Thursday, October 19, 2006

How did I get THAT song stuck in my head?

What makes a song get in your head?

I often wonder this as I walk around with a song stuck in my head [I should note that it's usually broken-record-style in that it's one particular part of a song that plays over and over again. I rarely get through a whole song when it's stuck in my head.]

This week, I've had such a random assortment of songs running through my head at any given time, including (but by no means is this an exhaustive list): Buttons by the Pussycat Dolls, about 5 different Christmas songs, World I Know by Collective Soul, Billie Jean by Michael Jackson, and an assortment of Les Miz songs.

Some of them I know why I have in my head. For example: I went shopping today and one of the stores I was in was playing Buttons and poof! in my head. Fine. Easy to explain.

But why do I have Christmas songs in my head? Like The Most Wonderful Time of the Year, Let It Snow, The Christmas Song (Chestnuts Roasting on an Open Fire), and a couple of others. It's so random!!!

And why Les Miz songs? Perhaps this means I need to make a trip to NYC to see the play. I remember getting Phantom of the Opera songs in my head before I went to see it on Broadway last spring with my mom. But then, I knew I was going, so that's probably the reason those songs were in my head. Why I start humming On My Own in the shower or feel the need to put Bring Him Home and One Day More on my "random songs" playlist in iTunes...I can't explain it.

It's so odd to me, and whenever I'm hit with a random tune I'm completely fascinated with the idea of how the song suddenly started playing on the record player in my brain. [Or it could be a CD-player. It turns out I don't actually know what musical playback device my brain employs to play songs through my mind.]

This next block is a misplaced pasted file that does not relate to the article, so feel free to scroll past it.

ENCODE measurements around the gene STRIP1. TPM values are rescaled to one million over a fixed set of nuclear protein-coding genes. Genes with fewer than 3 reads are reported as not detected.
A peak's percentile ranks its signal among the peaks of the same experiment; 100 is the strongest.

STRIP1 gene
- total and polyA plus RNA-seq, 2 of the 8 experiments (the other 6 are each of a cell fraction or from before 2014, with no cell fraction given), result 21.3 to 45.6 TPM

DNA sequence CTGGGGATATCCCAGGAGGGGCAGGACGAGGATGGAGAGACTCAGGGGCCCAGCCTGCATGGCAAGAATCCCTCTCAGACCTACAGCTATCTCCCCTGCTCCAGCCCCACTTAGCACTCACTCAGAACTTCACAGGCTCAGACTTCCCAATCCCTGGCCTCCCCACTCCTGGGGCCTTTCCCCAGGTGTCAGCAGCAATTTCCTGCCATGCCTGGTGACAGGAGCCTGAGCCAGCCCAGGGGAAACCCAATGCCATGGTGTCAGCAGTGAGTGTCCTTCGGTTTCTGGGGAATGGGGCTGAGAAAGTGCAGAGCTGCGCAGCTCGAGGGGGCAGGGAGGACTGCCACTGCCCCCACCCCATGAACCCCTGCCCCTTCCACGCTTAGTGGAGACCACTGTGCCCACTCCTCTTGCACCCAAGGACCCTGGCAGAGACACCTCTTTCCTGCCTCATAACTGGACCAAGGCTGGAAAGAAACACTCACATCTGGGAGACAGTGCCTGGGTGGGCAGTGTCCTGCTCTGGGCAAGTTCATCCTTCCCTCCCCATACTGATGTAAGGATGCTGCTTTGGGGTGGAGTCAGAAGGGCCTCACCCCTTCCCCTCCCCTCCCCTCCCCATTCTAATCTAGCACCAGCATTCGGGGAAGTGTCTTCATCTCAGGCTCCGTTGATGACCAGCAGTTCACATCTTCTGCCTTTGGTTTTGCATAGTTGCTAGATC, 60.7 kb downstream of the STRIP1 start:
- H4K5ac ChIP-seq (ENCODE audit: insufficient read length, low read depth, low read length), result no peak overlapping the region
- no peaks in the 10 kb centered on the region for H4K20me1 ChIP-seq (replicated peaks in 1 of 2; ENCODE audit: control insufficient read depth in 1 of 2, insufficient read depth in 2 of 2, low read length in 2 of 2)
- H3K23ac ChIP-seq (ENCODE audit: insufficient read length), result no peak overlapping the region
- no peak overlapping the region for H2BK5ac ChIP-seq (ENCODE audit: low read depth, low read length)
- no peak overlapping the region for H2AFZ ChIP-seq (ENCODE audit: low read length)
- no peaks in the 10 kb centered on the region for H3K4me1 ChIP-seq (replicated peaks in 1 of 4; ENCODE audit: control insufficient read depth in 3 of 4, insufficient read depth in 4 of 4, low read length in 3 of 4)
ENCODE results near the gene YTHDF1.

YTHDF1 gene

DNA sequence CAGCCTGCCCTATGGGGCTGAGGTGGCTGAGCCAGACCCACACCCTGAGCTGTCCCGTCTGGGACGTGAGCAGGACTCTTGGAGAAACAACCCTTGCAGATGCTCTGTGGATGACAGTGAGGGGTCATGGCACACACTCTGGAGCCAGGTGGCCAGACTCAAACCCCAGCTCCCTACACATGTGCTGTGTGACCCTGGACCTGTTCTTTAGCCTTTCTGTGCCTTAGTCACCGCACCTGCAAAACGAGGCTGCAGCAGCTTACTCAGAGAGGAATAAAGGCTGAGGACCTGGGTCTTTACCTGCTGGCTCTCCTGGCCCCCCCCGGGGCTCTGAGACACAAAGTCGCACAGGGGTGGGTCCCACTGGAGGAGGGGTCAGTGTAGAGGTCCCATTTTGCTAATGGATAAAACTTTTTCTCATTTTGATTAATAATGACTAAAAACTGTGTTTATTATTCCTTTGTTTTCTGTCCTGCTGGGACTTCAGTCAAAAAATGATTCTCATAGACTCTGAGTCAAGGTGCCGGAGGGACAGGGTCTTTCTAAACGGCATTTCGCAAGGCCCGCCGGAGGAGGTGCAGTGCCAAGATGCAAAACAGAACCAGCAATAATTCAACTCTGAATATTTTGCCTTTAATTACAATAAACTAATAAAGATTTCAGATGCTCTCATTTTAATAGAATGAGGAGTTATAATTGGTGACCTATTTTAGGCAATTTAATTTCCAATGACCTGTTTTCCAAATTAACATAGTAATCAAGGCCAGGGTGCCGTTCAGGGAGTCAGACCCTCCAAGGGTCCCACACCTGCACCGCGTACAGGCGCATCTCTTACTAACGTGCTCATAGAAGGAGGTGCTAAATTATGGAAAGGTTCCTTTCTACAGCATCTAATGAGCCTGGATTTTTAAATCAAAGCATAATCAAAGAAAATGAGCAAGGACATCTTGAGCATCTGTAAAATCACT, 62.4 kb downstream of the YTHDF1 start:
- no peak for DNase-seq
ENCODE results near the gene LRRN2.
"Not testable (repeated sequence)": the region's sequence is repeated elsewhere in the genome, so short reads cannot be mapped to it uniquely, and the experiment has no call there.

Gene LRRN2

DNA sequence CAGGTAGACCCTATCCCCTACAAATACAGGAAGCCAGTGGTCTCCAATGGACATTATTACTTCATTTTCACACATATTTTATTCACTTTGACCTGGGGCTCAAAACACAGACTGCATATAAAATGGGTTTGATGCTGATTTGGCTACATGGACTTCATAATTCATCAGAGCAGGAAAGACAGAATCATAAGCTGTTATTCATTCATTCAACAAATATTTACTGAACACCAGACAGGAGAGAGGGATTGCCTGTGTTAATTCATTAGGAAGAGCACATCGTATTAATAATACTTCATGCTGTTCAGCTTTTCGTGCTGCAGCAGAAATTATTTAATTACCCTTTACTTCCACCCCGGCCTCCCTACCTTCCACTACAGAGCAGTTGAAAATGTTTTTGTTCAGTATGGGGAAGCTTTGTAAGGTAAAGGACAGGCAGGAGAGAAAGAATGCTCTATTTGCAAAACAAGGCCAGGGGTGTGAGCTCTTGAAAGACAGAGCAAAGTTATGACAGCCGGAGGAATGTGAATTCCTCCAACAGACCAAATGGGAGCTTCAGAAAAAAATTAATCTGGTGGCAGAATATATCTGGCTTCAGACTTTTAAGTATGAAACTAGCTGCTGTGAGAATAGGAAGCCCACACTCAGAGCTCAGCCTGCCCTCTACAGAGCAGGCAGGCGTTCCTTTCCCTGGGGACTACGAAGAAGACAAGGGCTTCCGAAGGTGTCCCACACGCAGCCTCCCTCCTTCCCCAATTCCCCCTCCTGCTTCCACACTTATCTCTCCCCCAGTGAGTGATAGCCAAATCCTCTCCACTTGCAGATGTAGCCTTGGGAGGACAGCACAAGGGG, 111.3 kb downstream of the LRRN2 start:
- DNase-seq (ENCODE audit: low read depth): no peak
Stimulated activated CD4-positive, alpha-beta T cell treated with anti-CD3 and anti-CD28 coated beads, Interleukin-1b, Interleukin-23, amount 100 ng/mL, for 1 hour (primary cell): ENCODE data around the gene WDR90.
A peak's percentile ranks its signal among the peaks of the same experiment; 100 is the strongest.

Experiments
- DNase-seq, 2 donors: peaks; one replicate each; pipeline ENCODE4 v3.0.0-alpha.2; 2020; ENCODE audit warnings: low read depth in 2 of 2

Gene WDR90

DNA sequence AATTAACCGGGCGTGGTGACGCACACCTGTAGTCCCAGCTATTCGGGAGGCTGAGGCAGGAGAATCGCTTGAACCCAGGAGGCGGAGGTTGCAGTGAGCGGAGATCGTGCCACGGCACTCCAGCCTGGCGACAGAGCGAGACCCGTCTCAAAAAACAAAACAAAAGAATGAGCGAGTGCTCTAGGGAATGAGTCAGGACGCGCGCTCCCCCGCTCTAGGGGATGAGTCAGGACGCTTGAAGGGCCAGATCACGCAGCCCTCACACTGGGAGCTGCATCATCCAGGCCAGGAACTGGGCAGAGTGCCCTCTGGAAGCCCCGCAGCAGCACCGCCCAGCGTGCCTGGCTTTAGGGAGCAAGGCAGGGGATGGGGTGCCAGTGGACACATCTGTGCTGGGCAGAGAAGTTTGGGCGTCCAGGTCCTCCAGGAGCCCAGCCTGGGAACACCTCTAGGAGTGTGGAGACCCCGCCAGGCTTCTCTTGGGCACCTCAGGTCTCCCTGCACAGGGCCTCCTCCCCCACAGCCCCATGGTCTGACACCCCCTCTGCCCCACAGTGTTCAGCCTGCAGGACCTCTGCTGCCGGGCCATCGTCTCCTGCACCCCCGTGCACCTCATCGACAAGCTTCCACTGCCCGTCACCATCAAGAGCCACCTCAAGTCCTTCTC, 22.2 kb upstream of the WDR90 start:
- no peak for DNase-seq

Loosen up my buttons, baby (uh-huh)
But you keep frontin'
Sayin' what you gon' do to me (uh-huh)
But I ain't seen nothin'...

It's the most wonderful time of the year
With the kids jingle-belling
And everyone telling you
Be of good cheer...

I love him, but when the night is over
He is gone, the river's just a river
Without him, the world around me changes
The trees are bare and everywhere the streets are full of strangers...

And so I offer you this simple phrase
To kids from one to ninety-two
Although it's been said many times, many ways
Merry Christmas to you...

Oh man. I believe I've posted in the past about the idea of life having its own soundtrack played by the songs running through your head. I wonder what the assortment of songs in my head this week does for the overall theme of my current life soundtrack (i.e. the one playing as I type). It would definitely be one of the most random albums you could buy if you picked it up off the shelf at a music store one day, that's for sure...

Billie Jean is not my lover
She's just a girl...

Sunday, October 15, 2006

Looking into the future of the little girl I once was...

When I was a young girl I was obsessed with the thought of what I would be like when I was older.
[I'm sure I was not alone. Every girl, every boy I'm sure, every body wonders this at some point in their childhood. It's a natural thing to wonder.]